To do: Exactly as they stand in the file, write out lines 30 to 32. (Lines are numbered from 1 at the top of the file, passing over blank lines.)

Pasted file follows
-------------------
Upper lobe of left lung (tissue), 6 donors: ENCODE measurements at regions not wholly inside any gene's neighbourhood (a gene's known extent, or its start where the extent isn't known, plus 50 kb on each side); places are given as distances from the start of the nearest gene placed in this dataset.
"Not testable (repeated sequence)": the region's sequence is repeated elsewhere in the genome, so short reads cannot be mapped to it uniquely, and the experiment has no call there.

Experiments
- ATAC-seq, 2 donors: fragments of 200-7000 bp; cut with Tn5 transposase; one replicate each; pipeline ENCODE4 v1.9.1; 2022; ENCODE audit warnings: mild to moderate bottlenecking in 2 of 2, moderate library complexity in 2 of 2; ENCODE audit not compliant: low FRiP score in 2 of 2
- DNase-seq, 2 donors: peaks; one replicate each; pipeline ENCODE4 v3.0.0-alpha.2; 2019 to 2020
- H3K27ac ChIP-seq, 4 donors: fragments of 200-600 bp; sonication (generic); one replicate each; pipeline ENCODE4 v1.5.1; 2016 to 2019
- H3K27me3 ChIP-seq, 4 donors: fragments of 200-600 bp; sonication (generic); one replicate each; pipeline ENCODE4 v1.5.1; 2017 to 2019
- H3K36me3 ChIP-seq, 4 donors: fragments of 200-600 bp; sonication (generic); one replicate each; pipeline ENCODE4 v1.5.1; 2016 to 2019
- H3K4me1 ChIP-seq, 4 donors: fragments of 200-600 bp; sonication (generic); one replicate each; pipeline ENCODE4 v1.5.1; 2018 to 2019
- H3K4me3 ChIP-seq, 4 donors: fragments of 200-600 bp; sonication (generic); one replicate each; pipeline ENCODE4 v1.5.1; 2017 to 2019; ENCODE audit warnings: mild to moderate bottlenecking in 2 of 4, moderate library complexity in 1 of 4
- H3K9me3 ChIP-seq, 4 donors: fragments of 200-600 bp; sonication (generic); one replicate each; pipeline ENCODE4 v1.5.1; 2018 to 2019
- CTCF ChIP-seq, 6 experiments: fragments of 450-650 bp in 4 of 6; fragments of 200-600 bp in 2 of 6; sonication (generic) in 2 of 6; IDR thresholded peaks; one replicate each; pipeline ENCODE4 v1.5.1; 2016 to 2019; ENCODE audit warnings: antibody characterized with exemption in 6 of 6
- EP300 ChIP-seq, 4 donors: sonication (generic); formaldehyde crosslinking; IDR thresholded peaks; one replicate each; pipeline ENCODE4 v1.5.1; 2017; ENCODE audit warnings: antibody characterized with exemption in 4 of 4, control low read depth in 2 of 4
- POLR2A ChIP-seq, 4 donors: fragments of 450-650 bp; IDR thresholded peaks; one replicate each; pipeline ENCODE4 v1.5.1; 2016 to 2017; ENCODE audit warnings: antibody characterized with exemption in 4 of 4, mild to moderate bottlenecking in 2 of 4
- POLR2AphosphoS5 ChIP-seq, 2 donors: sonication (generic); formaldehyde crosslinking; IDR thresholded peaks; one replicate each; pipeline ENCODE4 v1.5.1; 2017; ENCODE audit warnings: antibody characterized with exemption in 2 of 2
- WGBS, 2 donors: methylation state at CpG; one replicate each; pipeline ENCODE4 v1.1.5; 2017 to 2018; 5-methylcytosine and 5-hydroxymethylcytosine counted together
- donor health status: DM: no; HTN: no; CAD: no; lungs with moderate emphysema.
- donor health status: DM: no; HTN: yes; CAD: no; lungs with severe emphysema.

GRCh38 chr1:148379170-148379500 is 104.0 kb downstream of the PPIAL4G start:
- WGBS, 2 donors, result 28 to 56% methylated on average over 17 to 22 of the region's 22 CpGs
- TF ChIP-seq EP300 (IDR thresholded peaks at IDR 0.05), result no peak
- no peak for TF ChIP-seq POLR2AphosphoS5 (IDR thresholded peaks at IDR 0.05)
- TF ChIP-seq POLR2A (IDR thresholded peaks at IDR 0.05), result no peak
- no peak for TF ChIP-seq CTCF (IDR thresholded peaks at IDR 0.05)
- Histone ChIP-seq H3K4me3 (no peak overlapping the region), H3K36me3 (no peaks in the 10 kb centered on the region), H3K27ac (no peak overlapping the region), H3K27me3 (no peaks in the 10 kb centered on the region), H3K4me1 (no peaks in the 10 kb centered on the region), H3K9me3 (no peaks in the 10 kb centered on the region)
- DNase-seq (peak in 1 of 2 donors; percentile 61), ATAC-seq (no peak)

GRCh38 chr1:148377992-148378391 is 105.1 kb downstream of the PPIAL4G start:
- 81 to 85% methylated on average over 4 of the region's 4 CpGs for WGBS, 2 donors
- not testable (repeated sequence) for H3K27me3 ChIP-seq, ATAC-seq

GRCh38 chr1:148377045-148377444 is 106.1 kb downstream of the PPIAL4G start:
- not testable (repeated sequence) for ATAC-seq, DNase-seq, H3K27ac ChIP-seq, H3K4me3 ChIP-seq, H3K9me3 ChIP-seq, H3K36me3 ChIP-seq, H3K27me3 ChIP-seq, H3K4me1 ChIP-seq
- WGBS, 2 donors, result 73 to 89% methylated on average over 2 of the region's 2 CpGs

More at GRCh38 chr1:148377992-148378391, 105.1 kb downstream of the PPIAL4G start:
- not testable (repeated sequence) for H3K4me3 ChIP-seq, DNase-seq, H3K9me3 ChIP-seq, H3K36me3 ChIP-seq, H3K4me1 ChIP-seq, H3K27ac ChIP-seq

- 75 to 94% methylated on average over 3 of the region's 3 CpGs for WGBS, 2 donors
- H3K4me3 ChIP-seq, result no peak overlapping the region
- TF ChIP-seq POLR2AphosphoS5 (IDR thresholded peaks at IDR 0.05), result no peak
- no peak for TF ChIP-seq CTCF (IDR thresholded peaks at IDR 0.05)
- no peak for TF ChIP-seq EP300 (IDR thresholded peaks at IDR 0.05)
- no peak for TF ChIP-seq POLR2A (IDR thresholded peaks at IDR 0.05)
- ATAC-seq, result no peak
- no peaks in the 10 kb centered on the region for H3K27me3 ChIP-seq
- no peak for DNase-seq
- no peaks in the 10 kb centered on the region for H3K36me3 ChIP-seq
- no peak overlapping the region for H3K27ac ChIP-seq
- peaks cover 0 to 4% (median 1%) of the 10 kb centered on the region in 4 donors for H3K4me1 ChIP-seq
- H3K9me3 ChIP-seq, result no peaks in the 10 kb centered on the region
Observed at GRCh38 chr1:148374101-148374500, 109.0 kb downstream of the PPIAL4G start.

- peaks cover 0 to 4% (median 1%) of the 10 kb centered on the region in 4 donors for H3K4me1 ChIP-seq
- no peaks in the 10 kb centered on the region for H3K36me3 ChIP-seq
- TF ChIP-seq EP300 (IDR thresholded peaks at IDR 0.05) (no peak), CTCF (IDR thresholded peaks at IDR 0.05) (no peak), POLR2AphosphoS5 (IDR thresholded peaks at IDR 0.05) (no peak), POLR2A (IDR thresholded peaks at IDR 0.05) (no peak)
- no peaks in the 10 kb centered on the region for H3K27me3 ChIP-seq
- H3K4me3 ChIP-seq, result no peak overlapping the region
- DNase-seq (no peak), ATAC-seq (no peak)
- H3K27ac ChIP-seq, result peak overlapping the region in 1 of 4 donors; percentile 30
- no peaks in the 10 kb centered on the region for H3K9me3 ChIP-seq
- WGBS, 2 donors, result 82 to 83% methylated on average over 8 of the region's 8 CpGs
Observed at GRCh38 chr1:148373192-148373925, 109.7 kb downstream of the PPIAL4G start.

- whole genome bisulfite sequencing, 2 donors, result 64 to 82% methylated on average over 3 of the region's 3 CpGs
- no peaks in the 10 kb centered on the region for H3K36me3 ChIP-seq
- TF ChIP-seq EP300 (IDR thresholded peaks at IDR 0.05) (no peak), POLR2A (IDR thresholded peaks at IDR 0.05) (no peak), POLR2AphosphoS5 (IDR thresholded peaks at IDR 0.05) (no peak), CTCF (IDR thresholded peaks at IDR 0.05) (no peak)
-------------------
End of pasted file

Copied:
GRCh38 chr1:148377045-148377444 is 106.1 kb downstream of the PPIAL4G start:
- not testable (repeated sequence) for ATAC-seq, DNase-seq, H3K27ac ChIP-seq, H3K4me3 ChIP-seq, H3K9me3 ChIP-seq, H3K36me3 ChIP-seq, H3K27me3 ChIP-seq, H3K4me1 ChIP-seq
- WGBS, 2 donors, result 73 to 89% methylated on average over 2 of the region's 2 CpGs